Hi,
could someone explain how we go from 1. to 2. in the expressions below?
I fail to see how [tex]c_{n+1}x^na=(x-a)r(x)+k_1[/tex]
Thanks.

[tex]
\begin{align*}
1.f(x) &= (x-a)(c_{n+1}x^n) + c_{n+1}x^na + (x-a)q(x) + k_0\\
2.f(x) &= (x-a)(c_{n+1}x^n) + (x-a)r(x) + k_1 + (x-a)q(x) + k_0\\
\end{align*}
[/tex]
Dick
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#5
Dec22-09, 02:14 AM
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P: 25,167
It's the induction hypothesis. You assume every polynomial of degree <=n can be written as (x-a)*r(x)+k. Think about it. The OP didn't state this as clearly as should have been done. See if you can do better. Look at the n=1 case. If you understand that, you understand everything. Also think about posting your own threads.
Dafe
Dafe is offline
#6
Dec22-09, 03:24 AM
P: 148
Quote Quote by Dick View Post
It's the induction hypothesis. You assume every polynomial of degree <=n can be written as (x-a)*r(x)+k. Think about it.
Since we show that [tex]f(x)[/tex] can be written as [tex](x-a)g(x)+b[/tex] for the [tex]n=1[/tex] case, we can assume that it holds for [tex]k \leq n[/tex], just as you wrote in an earlier post. Then we check to see if the statement holds for the [tex]n+1[/tex] case. I understand that (to the extent I can understand anything).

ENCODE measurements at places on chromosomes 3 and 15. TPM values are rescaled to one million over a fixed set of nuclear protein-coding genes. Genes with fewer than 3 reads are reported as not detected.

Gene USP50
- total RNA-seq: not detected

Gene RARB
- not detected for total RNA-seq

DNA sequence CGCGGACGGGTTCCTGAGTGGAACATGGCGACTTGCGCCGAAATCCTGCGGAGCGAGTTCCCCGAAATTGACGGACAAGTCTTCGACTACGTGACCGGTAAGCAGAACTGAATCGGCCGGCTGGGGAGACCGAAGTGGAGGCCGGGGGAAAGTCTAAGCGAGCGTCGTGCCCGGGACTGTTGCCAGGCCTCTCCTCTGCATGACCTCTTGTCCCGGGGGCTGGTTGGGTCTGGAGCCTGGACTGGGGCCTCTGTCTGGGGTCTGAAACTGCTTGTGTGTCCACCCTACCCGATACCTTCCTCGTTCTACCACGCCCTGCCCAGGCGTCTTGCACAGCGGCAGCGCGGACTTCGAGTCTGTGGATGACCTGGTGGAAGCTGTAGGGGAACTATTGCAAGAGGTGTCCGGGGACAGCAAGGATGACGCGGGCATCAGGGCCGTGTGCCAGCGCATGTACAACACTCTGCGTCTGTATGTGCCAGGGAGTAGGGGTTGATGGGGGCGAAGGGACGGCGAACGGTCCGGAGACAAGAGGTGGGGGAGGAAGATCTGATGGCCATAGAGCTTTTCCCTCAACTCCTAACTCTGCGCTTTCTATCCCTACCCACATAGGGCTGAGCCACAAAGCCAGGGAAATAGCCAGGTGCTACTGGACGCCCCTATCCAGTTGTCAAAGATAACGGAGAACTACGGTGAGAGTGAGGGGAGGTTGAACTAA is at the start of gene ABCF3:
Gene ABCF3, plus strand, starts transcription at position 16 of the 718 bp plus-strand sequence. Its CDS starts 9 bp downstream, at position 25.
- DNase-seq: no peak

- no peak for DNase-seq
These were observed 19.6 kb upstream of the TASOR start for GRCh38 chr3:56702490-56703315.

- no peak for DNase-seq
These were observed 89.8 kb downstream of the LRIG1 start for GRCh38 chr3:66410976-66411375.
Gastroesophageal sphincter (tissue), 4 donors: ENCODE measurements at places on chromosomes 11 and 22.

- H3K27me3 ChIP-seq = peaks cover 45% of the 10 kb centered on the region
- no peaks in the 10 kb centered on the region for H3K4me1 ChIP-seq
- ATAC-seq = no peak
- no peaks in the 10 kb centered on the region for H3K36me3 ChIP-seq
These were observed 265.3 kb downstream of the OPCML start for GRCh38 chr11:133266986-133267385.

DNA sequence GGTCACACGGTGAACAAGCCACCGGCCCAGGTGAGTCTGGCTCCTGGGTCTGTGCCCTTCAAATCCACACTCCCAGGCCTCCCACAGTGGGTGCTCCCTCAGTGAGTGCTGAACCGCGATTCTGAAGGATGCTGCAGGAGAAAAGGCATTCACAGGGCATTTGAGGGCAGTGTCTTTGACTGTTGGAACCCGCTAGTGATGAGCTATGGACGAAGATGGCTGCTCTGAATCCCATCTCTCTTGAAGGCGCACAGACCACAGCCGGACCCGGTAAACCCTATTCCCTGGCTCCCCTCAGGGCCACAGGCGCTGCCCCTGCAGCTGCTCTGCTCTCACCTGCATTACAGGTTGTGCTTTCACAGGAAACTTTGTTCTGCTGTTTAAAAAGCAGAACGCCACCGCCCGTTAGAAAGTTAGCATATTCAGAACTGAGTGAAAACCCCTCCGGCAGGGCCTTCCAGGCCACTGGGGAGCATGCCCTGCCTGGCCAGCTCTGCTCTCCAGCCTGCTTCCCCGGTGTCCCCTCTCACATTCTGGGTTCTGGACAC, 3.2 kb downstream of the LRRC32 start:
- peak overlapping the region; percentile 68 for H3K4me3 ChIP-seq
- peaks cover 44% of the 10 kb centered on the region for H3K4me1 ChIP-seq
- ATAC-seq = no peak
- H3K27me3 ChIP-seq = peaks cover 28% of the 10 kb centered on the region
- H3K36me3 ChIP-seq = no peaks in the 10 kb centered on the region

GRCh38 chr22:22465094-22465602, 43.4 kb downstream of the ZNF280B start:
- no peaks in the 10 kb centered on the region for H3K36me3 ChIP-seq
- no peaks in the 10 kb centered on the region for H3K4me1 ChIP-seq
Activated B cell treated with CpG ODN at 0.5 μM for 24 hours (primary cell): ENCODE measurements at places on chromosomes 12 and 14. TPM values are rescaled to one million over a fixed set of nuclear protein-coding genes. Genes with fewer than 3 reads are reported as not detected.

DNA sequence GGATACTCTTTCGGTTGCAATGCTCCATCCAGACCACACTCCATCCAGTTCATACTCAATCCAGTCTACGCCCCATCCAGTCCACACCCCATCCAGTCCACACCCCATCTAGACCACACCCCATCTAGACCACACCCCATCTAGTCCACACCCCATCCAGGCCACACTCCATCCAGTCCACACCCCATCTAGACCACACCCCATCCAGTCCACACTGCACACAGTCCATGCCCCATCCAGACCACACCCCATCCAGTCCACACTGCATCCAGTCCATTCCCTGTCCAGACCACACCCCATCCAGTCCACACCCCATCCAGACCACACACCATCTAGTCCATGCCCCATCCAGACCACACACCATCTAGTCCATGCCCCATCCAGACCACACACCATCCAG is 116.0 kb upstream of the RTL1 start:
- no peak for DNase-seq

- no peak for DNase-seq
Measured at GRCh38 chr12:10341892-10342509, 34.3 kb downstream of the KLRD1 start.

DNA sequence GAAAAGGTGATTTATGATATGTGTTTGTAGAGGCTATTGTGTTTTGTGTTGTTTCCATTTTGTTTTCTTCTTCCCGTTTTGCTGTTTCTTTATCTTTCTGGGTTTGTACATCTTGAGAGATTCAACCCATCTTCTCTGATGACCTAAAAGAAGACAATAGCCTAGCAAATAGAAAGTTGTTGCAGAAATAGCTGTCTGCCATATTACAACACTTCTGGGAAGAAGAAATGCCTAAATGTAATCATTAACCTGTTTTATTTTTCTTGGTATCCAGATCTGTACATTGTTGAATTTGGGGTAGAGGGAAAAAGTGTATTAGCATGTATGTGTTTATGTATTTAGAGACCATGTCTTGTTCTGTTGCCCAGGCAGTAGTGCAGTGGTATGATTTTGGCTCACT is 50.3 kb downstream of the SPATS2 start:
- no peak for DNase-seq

Quote Quote by Dick View Post
Look at the n=1 case. If you understand that, you understand everything.
[tex]f(x)=c_1x+c_0[/tex]

if [tex](x-a)[/tex] is a factor of [tex]f(x)[/tex] then [tex]f(a)=0[/tex].

[tex]f(\frac{-c_0}{c_1})=c_1(-\frac{c_o}{c_1})+c_0 =0 [/tex]

The Remainder Theorem gives that:
[tex]f(a)=b[/tex], so

[tex]f(x)=(x-(-\frac{c_o}{c_1}))c_1+c_1(-\frac{c_o}{c_1})+c_0[/tex]

I guess this is all good and well if [tex](x-a)[/tex] is a factor of [tex]f(x)[/tex]. But if it isn't then,
[tex]f(x)=(x-a)c_1 + c_1(a)+c_0[/tex]

I've successfully managed to confuse myself.

As for making my own threads, I always read how one should do a proper search before posting. I thought it would be better not to make my own thread about something that has been covered in the past. Will do so in the future though, thanks.